The Labour leader said the government must also revisit its strategies regarding the strike and negotiate with the striking lecturers.

According to Aremu, ASUU is recording serious casualties now. "The first casualties are the students. Some have died through road accidents. Some are now engaged in criminal activities. Some within ASUU, their ranks have been broken. Some of the universities refused to join the strike and some have even called off the strike."

Speaking with journalists yesterday on the meeting, the chairman of the House committee, Farouk Lawan, disclosed that the meeting was fruitful and appealed to ASUU to end the strike while negotiation goes on.

He said: "Just yesterday, I held a discussion with the Minister of Education and the leader of the negotiation team, Deacon Gamaliel Onosode and my position has simply been that while negotiations continue, dialogue ensues, because there is no way these issues can be resolved without dialogue.

"Dialogue remains the most important avenue for resolving conflicts. But while it is taking place, I believe that our students and parents should not continue to suffer. These issues can still be resolved while classes are going on. So, we are calling on ASUU and all other unions in the universities and other institutions to call off this strike, resume classes immediately while dialogue continues to resolve these issues.

"It is time for ASUU to end this strike; whatever point they needed to make I believe has already been made. And any further continuation of this action would only continue to worsen a situation that is already bad."

He lamented the state of education in the country noting it was largely responsible for the strike. "We all know that the state of education in Nigeria is quite bad and one of the most fundamental issues that ASUU and other unions in the university sector are pursuing is the issue of reforms within the educational sector, the issue of improving the quality and standard of education which is I believe is a very laudable objective and it is one that is shared by all of us, those of us in the legislature and also even those in the executive.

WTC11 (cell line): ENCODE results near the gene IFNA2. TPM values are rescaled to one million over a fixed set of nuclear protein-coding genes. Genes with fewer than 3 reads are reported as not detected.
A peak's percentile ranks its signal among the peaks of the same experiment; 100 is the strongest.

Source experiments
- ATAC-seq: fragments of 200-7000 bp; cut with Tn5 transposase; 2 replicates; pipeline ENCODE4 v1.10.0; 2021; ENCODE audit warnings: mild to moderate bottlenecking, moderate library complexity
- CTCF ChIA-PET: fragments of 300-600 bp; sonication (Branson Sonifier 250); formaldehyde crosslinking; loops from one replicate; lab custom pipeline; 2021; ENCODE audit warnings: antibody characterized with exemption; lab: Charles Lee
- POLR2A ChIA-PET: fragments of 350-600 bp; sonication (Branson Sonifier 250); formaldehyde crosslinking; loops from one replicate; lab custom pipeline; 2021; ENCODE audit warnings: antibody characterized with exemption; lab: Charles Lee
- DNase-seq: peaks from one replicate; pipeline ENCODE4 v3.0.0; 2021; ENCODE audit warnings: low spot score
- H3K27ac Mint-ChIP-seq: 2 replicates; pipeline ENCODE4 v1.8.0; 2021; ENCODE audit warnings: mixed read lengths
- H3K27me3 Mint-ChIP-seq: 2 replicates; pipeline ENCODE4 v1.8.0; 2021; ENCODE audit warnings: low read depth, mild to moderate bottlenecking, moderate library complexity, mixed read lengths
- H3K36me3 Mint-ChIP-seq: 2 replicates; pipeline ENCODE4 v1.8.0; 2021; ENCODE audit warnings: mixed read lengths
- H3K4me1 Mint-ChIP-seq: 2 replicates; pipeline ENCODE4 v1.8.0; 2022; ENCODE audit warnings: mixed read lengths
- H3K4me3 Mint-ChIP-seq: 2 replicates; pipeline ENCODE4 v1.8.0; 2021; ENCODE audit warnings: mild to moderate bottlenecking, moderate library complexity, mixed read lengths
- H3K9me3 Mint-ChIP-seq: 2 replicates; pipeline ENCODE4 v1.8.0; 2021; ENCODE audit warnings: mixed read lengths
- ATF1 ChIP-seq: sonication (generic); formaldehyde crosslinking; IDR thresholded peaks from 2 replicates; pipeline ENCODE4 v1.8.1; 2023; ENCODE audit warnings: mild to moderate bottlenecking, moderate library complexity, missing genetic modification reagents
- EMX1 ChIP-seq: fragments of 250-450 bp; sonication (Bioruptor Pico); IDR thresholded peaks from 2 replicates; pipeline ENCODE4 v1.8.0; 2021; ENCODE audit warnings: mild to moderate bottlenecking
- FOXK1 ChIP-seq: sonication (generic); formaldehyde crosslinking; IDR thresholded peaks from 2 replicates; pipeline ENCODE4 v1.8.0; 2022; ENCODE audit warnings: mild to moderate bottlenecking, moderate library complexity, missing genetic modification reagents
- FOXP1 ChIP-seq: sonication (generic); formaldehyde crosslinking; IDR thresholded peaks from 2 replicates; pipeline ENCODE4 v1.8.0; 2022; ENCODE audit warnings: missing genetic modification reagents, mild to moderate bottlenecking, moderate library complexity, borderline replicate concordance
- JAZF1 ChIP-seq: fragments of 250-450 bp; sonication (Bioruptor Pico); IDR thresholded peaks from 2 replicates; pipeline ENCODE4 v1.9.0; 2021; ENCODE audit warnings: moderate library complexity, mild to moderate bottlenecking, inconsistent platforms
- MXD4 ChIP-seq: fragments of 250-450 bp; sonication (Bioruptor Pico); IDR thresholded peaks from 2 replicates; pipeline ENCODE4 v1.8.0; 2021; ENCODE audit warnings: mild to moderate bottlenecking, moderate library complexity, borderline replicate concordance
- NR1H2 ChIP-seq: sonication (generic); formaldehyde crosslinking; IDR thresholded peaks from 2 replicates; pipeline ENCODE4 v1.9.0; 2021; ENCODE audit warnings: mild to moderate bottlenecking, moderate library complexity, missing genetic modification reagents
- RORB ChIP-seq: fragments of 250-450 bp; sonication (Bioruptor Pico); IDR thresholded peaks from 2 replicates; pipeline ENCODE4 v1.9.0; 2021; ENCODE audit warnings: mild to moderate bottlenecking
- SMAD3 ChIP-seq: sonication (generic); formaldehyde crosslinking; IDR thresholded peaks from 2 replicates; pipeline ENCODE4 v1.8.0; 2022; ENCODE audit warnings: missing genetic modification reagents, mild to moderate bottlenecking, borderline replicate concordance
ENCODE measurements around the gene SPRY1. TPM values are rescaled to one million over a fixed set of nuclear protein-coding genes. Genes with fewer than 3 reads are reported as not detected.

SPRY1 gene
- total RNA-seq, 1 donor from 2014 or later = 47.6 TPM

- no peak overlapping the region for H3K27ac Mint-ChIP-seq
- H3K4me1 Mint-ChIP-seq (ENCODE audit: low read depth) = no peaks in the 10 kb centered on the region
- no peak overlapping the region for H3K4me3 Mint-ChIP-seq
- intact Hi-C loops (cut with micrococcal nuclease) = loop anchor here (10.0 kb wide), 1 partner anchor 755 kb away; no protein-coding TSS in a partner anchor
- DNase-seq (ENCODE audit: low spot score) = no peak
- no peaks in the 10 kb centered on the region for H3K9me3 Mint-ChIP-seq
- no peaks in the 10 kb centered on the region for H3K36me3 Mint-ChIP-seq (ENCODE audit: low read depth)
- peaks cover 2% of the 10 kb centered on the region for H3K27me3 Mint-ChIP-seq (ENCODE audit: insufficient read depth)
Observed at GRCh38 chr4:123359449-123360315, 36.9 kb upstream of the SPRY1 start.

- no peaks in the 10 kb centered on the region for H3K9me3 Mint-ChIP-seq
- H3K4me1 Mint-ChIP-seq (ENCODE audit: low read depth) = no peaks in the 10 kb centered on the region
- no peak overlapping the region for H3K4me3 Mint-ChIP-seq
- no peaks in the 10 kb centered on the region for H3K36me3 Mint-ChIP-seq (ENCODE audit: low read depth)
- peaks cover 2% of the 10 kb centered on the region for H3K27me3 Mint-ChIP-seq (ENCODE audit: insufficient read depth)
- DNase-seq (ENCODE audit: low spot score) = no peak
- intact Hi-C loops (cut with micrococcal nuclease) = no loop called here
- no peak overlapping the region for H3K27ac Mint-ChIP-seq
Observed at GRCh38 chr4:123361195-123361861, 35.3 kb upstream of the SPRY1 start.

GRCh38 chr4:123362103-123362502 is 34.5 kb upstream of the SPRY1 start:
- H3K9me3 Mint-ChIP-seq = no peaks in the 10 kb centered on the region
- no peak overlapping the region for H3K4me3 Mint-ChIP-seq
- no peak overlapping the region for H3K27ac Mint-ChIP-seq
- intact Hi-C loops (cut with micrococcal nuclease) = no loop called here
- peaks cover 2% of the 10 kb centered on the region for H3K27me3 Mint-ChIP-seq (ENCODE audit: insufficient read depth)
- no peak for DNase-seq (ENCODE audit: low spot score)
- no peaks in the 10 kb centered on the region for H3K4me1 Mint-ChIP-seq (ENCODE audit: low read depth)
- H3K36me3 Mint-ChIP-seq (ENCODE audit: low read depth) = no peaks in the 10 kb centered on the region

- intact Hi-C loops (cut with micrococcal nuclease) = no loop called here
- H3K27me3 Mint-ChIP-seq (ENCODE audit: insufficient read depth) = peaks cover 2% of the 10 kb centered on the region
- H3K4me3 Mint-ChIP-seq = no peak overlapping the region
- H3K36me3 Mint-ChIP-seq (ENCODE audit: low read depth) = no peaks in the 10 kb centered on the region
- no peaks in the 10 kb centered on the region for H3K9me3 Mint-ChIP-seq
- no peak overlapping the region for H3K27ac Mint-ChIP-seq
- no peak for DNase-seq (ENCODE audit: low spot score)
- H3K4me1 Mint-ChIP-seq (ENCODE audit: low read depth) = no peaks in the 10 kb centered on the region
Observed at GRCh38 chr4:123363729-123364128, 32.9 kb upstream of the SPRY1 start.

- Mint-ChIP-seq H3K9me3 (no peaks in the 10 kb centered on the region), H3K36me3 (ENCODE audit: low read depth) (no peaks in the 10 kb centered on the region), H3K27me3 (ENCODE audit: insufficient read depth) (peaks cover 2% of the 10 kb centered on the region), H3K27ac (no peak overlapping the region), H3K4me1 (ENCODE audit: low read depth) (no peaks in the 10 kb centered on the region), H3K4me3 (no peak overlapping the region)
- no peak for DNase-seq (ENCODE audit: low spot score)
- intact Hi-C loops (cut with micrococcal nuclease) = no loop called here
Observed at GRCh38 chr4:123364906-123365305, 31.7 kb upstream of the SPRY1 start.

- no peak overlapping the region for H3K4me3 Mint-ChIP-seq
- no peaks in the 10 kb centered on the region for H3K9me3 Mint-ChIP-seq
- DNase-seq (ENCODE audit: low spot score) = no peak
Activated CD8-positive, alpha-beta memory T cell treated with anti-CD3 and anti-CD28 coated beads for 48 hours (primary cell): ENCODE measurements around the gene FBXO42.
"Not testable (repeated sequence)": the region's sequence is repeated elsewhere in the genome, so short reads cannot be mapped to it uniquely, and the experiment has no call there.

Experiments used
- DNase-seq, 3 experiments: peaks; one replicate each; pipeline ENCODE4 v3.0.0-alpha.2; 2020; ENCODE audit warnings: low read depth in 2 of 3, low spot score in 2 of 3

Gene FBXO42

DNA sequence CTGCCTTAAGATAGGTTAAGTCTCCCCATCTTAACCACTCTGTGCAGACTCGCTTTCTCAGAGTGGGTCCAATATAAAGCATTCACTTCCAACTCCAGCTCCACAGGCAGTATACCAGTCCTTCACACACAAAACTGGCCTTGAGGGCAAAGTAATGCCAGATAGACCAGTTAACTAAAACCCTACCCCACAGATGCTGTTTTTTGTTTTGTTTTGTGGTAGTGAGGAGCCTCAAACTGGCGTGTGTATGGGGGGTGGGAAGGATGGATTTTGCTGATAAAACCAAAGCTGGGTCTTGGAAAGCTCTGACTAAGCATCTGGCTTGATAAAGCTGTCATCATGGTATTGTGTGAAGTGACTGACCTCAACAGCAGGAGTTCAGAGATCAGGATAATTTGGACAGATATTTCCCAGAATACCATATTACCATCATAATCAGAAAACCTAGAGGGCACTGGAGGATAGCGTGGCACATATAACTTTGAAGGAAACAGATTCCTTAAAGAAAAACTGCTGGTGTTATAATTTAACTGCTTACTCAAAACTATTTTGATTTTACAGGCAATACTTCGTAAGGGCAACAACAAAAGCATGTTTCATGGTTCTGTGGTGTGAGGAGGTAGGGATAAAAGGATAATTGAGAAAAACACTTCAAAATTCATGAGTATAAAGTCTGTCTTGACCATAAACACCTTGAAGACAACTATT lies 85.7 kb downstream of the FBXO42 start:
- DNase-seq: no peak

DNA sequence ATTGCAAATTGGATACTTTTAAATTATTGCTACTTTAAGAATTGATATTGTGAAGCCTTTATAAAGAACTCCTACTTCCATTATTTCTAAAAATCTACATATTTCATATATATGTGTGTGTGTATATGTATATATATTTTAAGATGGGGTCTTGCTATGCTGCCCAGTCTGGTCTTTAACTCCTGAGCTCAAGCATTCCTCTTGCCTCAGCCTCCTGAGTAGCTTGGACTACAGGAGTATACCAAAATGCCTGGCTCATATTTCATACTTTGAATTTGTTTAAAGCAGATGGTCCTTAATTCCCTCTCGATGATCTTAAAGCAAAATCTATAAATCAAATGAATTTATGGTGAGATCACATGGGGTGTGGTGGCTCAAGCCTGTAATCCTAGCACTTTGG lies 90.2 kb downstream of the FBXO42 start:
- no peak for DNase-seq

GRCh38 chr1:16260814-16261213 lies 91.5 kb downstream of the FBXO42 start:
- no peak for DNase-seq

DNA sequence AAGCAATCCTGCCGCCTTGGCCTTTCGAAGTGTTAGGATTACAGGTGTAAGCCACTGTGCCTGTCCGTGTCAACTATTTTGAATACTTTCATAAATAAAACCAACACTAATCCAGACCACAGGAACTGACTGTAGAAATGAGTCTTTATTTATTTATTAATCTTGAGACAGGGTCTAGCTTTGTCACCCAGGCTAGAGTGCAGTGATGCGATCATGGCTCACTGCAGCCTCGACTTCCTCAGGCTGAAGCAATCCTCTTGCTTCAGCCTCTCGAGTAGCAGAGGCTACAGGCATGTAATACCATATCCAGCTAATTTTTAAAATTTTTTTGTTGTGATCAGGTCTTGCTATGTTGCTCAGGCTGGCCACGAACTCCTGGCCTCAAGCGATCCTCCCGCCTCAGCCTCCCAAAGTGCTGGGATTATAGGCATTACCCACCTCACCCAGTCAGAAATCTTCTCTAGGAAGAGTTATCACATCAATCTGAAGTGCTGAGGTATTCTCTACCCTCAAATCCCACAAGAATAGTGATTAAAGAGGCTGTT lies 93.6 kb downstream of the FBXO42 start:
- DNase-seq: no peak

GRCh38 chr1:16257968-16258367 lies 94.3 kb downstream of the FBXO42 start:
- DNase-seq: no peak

"Because it is in realisation of this that the Minister of Education, not too long ago unfolded a roadmap for the reform of the educational sector. So, the objectives, the issues at stake are issues that are quite laudable and issues that nobody can contest with. But the measure in pursuing those issues, to me, is further worsening the situation that is already very critical and very bad.

"The measure itself I believe is not the best under the circumstances. So, my position and the position of the Committee on Education is that we are appealing to ASUU and other unions to suspend the strike and go back to the classes while we are also reaching out to the executive and ensuring that negotiations continue."

The chairman equally appealed to some states that are yet to pay the new Teachers' Salary Structure (TSS) to do so and end the strike in the states of the federation.

He added: "I am already aware that the Governors Forum has entered into agreement with the teachers and NUT. My plea is that those states that are yet to begin the implementation of the TSS should begin to do so henceforth.

"I believe NUT has exercised much restraint and the fact that so many states have begun to implement the TSS, especially on the understanding that they collectively entered into agreement on their behalf, I believe calls on the governor of the states that are yet to begin implementation would be heeded. The NUT strike is avoidable, it is avoidable because all that is required is for the agreement entered into to be implemented.

"Unlike the current impasse between government and ASUU where, even though a draft agreement was reached, as I speak no agreement has been signed either by government or by ASUU or any of the unions.

"With regards to the tertiary and university unions, what is required is for dialogue to continue. They must go back to negotiation table but while that is happening, ASUU and other unions should suspend the strike and go back to classes."